Okay, This is great. You know, I think when I started doing branding, everybody was like, What do you dio like? What is that? And now everybody does branding on, and, um, it's very interesting. So I you know, I mean, as long as people can really bring the humanity into the work and respond to also how culture is at the time, for example, where we are right now, like having more compassion and brands needing Thio to really share that quality is, Well, um, I think I think that that's changing the field right now. And and you can see if someone is really tone deaf. Um, for example, in the pandemic really hit and people were still selling, it was just I mean, it was very distasteful to say the least. Um, e think what's been very interesting is a lot of people are sharing thanks for free and free a very low cost education. So I think, um, you know, a greater sense of humanity coming together, having a sense of the tone of the times. Um, that's really changing the field very much. Um, and I think that really again the superpower here, the skill the super skill is compassion, and it's gonna help you with the most radical way of doing anything in the world, which is having compassion for yourself and having compassion for others as well. And and that's that's going to just help you help everyone. You work with your family and friends and just all the work you dio because that's that's that's the quality that's needed now, um, big growth. I mean, I am working on something, and I have been for quite some time, but now it's It's amazing because it's really, um, the time has arrived to do a lot more internal branding. Um, and I'm going to say it goes much deeper than branding. It's really supporting business cultures, and it's supporting people where they're at because they're spending most of their lives at work or working. You know, since we're at home working and people need a lot of help right now, and the government is not going to come and help you, um, you know, different parts of the world, um, spiritually or religious practices air not not so common, and businesses can come at things with the more science based approach and how toe work with the mind and help people reset their nervous systems. In some sense, where and I think that that's that's what I'm working on building. And that's where I think there will be big growth in the coming years because people work a lot and they really need to be supported at work, because what happens when you do that, The person then trust the organization so much more and the leadership and then they're going to be more productive, like it's like it's very, very simple.

What responsibilities and decisions did you handle? What were the top three priorities and pain points? What strategies were effective in dealing with challenges?

Based on experience at: Co-Founder, Brand Development, PURSOMA LLC
Summarized By: Jeff Musk on Mon Oct 12 2020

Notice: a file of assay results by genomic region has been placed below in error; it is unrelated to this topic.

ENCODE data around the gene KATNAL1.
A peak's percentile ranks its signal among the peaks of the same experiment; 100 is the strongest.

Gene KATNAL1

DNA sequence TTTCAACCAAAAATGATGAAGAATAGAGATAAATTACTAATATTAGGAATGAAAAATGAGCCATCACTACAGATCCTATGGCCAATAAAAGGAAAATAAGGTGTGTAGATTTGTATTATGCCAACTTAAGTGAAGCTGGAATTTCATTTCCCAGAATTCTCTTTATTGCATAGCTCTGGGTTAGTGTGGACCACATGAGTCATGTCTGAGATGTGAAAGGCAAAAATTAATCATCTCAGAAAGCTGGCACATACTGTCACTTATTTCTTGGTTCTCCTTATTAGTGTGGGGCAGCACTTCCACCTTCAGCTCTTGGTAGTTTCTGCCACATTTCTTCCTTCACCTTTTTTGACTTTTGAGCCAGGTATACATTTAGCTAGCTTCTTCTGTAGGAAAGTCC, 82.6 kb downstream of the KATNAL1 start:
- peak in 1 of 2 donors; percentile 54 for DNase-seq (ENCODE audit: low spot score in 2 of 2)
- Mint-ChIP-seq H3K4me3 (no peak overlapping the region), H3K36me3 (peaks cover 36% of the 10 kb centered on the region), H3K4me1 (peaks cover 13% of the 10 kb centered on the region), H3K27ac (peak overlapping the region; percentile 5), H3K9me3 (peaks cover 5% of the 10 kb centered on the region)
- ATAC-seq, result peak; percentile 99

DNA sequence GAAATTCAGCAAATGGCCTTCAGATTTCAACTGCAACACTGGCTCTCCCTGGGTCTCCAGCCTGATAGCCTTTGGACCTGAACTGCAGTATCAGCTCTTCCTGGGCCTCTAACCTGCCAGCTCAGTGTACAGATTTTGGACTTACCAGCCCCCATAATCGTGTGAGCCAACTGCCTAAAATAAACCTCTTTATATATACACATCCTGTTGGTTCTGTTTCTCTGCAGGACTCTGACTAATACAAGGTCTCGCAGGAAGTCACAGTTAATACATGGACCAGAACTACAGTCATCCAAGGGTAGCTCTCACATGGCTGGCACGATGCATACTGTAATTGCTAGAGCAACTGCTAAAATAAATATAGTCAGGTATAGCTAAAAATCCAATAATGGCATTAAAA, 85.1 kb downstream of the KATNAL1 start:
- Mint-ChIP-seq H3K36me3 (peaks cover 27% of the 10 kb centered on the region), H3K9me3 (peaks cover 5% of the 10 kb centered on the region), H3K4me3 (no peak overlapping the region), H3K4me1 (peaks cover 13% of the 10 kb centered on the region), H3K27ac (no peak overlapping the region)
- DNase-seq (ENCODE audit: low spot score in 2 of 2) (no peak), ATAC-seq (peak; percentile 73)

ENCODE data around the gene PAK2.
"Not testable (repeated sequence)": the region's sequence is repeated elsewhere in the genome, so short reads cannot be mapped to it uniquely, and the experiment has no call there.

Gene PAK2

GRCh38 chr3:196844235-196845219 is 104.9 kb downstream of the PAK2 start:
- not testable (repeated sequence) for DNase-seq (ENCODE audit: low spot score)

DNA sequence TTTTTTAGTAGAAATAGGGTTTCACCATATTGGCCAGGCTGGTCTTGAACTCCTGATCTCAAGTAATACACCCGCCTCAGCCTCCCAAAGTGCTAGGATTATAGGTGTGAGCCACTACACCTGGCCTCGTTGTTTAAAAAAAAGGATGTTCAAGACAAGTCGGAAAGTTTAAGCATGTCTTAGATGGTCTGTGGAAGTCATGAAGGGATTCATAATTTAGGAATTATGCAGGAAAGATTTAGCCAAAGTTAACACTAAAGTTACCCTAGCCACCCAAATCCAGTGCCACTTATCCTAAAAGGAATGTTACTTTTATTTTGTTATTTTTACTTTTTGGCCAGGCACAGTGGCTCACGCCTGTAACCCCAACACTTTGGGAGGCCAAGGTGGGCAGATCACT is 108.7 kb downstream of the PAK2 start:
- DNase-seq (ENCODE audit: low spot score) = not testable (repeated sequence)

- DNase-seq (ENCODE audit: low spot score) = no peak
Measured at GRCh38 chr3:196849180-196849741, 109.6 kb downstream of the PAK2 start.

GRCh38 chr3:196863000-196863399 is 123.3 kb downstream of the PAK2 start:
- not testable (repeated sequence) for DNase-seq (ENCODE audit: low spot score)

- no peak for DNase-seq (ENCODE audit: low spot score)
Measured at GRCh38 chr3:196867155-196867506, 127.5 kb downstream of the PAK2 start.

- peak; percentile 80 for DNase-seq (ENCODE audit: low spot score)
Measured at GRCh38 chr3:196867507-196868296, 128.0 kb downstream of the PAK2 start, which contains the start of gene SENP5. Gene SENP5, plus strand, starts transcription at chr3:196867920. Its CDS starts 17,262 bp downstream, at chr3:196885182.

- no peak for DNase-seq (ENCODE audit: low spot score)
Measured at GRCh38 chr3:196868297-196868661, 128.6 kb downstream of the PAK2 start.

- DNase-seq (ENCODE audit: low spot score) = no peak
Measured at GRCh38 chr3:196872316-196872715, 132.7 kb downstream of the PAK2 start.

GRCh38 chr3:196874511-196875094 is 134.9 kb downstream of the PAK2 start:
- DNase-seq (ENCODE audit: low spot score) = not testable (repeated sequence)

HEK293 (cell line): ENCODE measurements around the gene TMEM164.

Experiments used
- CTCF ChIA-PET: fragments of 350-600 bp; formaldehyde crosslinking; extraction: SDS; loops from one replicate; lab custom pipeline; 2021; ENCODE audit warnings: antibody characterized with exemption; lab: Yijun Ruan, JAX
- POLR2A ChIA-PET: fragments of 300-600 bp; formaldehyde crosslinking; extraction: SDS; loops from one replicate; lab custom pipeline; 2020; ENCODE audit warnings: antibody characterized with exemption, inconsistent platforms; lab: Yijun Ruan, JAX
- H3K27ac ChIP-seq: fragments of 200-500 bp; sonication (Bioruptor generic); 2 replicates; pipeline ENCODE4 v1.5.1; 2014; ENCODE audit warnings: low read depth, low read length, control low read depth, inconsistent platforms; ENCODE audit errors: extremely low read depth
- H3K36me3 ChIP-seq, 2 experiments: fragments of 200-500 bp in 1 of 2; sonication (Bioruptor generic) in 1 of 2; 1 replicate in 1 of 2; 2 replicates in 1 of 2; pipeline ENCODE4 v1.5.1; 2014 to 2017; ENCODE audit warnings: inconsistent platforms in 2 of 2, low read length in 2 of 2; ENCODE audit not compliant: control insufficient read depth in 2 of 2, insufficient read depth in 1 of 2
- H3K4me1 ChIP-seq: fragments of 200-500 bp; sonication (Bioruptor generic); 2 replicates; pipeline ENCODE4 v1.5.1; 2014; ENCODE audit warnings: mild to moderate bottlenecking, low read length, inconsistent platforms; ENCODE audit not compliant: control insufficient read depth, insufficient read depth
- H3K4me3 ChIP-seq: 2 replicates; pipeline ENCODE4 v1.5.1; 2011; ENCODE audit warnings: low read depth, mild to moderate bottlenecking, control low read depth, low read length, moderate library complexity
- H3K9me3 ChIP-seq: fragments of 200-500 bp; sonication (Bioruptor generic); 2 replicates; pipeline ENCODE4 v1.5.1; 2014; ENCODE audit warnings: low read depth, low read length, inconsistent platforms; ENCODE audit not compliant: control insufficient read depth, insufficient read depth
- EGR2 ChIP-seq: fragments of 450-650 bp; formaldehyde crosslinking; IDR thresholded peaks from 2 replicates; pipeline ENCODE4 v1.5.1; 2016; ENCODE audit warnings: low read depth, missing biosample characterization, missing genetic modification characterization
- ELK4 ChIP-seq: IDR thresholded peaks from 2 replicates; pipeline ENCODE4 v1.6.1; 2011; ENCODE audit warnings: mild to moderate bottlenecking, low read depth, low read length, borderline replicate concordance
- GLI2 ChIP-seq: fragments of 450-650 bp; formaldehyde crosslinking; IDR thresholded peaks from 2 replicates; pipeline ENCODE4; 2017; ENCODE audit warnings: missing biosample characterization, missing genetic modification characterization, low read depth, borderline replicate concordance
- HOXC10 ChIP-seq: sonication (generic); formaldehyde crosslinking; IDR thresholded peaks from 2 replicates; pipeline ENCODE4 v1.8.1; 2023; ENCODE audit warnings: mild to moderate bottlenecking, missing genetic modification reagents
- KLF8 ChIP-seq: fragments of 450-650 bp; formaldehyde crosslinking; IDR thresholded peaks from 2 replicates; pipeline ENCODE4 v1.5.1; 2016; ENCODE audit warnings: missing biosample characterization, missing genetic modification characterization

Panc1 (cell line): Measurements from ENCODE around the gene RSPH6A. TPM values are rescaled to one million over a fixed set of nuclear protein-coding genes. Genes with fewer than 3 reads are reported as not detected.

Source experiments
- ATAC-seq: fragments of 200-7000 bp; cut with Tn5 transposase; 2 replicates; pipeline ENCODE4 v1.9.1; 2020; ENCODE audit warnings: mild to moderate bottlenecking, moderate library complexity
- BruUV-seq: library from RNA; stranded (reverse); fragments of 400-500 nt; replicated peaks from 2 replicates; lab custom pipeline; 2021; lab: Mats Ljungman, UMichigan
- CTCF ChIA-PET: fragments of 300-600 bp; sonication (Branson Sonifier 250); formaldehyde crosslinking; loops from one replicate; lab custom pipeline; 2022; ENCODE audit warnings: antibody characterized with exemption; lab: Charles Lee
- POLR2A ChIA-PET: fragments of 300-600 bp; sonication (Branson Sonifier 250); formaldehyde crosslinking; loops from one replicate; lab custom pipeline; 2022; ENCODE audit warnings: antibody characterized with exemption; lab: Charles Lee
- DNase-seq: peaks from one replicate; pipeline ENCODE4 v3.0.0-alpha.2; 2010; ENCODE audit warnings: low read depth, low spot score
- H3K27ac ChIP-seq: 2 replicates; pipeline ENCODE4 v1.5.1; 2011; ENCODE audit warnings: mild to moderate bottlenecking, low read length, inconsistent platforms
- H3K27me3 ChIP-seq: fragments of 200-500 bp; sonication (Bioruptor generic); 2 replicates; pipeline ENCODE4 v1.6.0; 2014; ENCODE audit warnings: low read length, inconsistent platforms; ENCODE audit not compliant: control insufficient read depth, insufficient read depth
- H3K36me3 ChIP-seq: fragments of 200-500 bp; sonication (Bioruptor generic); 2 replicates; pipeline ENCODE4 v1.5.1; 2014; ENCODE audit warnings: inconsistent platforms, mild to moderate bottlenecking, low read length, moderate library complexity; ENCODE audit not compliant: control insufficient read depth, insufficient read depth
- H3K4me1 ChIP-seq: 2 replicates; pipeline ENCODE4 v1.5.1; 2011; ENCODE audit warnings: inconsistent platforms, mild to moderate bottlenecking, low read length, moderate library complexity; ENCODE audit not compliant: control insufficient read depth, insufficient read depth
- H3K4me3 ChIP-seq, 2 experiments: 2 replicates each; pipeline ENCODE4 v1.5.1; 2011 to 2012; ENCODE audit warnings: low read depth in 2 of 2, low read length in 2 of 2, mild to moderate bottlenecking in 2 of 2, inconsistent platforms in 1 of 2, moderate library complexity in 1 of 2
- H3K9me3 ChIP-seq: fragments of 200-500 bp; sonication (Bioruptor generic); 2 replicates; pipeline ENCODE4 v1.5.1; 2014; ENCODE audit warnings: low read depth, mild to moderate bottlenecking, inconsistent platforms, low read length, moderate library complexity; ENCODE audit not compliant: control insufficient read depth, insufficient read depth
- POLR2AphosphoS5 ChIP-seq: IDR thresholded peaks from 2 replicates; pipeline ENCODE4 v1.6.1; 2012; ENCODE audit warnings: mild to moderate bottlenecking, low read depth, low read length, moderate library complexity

Yeah. I mean, this was a brand that I I co founded with with another woman. Um, and we She was a very dear friend of mine, and we basically I supported who her through the process of, you know, doing the research toe. She wanted to create a clean beauty business and have it be focused on detoxing. Um, and there was a lot of research done. Ah, lot of research on herself as well and how to do detox and figure out at what type of products she wanted to create. And then, you know, through that she had a sense of things. And then, you know, I held space for her to create the name. I didn't want to create the name. I wanted this to really come through her. And so that's the name evolved from that. That time when I held space for her, um, in this case, I supported the business with, um, also thinking about what was going to be the design of the business three identity. So we ended up, you know, choosing a new identity which just very easily conveyed that this was here to help you, which was, you know, the plus symbol, and we created a ah color system to describe different products so people would immediately know which product to grab based on their love. So, you know, if you really, really need a big detox, he'll probably choose the red one thing. Extend an example, Um, and working with, you know, hiring and working with the copywriter toe set us very specific tone of voice. Also coming up with, you know, a sales strategy where, you know, what are the retails retailers we're going to go after so that we can be respected right out of the gate And this business Really, um, came at a time when in America we don't have such a bathing culture because baths and that this business started out, you know, very, very focused on taking baths because we're just so impatient. Eso After we launched this business, a lot of other businesses came to market or existing businesses created baths because it was like, Okay, people are ready to start slowing down and taking great care of themselves. Um, and you know, it's that was pretty much my my role in the business. And then I stepped out. I had just had my son. So I was very limited with time at the at that at that particular time in my life.the priorities were really building a detox beauty brand when we initially got started. Um, you know, we we talked quite a bit about also creating products that would be rejuvenating. Um, I had an intention is well to create experiences where we would help women reconnect with their beauty and, you know, work with yoga, meditation and other practices and and kind of hold live gatherings. I was I was limited because I was living a few hours from New York City at the time, and my co founder, she was also very busy. So we that was something that we didn't really work on. But I really do wish we had, um and I would say, you know, it's interesting. Maybe in this case, I'll shed more light because this person had been a very good friend of mine. Um, we simply just worked together, and the friendship wasn't nourished enough. So for any students who are creating businesses with a friend in a very dear friend, make sure you set that time aside every week or every other week so that, you know, you could just have lunch or go for a walk or a hike or swim, Do something together, Sit. Have a cup of tea. You know, it's it's really important. Um, and we didn't do it. And it, you know it. It dramatically affected our relationship. So that that's probably the biggest pain point is just if you're doing this with a friend, make sure you still create the time to be friends.